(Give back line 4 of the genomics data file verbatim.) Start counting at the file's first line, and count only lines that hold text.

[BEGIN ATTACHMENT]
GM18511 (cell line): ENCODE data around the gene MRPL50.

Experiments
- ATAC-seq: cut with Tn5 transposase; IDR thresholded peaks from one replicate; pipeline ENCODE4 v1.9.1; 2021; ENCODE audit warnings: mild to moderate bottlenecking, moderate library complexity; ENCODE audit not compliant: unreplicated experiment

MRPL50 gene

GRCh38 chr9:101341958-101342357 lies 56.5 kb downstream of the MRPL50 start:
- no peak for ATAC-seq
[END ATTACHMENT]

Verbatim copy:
MRPL50 gene